This article is based on an article from the Japanese edition of Engadget and was created using the translation tool Deepl.
There's a new development in the battle between Epic Games, the developer of the popular Fortnite game, and Apple over in-app purchase fees.
According to Epic, Apple has not only removed Fortnite from the App Store, but also threatened to terminate all Epic developer accounts and make the iOS / macOS app development tools unavailable if it does not respond to the fix by August 28.
Epic said this is a retaliation for Epic's complaint that Apple's developer guidelines are invalid under antitrust law, which, if implemented, would make Fortnite as well as the Unreal Engine, a game engine widely deployed in games and apps made by other companies, impossible to develop and support. The company has filed an injunction in the district court, arguing that this would have a significant impact on iOS and macOS developers, as well as the company itself.
The battle between Apple and Epic took a sharp turn last week when Apple removed Epic's popular Fortnite game from the App Store.
Apple removed Fortnite, which is also a source of revenue for itself, because Epic offered users the option to purchase Fortnite's in-game currency, the V-Bucks, directly from Epic at a discount, as well as in-app purchases, which provide Apple with a 30% commission income.
Apple charges a commission of 30% of the sales of the paid apps themselves for apps sold and distributed on the App Store, as well as mandating the use of in-app purchases for paid feature unlocks and game item charges, earning 30% of the sales per payment.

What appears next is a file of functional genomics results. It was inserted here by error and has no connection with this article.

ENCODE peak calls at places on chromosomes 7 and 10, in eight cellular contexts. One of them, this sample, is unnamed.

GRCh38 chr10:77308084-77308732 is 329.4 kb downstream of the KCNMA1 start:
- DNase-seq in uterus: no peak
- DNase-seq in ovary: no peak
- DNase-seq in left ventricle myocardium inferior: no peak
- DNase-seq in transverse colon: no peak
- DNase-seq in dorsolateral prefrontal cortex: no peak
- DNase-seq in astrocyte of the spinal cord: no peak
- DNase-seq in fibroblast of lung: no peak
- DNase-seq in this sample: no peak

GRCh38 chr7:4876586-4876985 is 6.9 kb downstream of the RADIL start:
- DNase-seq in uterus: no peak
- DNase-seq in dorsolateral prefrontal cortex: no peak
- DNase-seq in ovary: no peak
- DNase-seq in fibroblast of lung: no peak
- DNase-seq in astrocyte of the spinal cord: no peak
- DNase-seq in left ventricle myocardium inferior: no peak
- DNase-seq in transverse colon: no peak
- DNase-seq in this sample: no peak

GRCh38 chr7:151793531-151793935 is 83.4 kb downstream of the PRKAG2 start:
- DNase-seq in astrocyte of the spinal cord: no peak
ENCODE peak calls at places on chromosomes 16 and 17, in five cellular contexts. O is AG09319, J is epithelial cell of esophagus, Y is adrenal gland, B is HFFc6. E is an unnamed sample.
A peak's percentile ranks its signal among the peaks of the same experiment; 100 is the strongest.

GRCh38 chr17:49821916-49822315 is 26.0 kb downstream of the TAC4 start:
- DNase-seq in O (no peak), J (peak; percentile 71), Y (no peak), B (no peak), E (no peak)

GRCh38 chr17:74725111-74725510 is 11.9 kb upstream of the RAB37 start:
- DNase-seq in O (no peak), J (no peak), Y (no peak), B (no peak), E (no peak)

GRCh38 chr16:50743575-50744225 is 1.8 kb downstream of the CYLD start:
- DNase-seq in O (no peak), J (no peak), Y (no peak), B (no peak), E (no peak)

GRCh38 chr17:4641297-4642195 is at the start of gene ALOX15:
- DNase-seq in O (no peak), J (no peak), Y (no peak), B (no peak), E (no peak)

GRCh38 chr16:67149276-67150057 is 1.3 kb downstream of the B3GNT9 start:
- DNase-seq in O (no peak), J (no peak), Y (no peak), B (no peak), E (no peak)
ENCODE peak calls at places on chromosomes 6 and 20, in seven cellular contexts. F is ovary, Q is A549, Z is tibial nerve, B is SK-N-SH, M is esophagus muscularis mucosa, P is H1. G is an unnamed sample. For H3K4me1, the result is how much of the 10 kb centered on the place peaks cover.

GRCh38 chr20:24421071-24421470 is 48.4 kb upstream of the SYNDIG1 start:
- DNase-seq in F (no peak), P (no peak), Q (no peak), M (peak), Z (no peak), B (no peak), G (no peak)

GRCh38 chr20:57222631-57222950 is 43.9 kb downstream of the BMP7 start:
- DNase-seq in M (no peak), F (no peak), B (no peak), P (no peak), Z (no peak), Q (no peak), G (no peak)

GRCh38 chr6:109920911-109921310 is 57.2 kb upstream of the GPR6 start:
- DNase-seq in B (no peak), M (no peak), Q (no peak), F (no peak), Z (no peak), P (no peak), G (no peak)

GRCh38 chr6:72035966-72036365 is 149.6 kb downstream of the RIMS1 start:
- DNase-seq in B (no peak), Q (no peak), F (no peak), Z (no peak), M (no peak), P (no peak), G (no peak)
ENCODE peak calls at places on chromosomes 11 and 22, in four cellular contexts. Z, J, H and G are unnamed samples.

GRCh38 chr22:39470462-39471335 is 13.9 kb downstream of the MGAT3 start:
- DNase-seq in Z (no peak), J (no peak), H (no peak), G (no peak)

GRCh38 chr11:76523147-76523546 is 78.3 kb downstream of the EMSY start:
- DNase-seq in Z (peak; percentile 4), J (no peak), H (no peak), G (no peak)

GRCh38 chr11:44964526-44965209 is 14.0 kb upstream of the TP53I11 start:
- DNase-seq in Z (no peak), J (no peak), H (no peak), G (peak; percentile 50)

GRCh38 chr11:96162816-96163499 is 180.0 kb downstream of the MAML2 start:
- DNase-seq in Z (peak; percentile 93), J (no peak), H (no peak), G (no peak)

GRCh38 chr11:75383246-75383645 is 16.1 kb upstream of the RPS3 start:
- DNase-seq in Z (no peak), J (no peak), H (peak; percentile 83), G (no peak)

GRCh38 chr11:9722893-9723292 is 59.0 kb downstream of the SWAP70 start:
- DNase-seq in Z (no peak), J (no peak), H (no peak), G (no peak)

Epic has been criticizing this 30% "store tax", saying it's ridiculous to charge 30% for every in-game currency purchase that doesn't require a separate verification cost and doesn't cost Apple anything. The company has long accused Apple of abusing its monopoly position by charging a payment fee that is nearly 10 times higher than credit cards, PayPal, and other payment services used online, and forcing developers to use Apple's in-app purchases as their payment service because they have no other choice but to use the App Store for app distribution.
On August 14, Epic announced a permanent price cut for the in-game currency, V-Bucks, with a new discounted price if you buy directly from Epic.
For example, 1,000 V-Bucks will cost 1,220 yen through Apple, compared to 880 yen if you buy them through Epic Direct Payment.
Fortniteメガプライスダウンが今日からスタート! 一部支払い方法を使ってV-Bucksで最大20%の割引をご利用ください。これは短期的なセールではありません。当社の新価格です。— フォートナイト (@FortniteJP) August 13, 2020
At the same time, Epic has updated Fortnite for mobile, adding an "Epic Direct Payment" option for direct in-app purchases.
Using non-Apple payment methods and directing them from within the app is a violation of Apple's developer guidelines and was removed from the App Store in a short time. Somewhat belatedly, Fortnite has also been removed from Google's Google Play.
Epic apparently anticipated and prepared for Apple's response and released the Nineteen Eighty-Fortnite video as soon as Fortnite was removed from the App Store.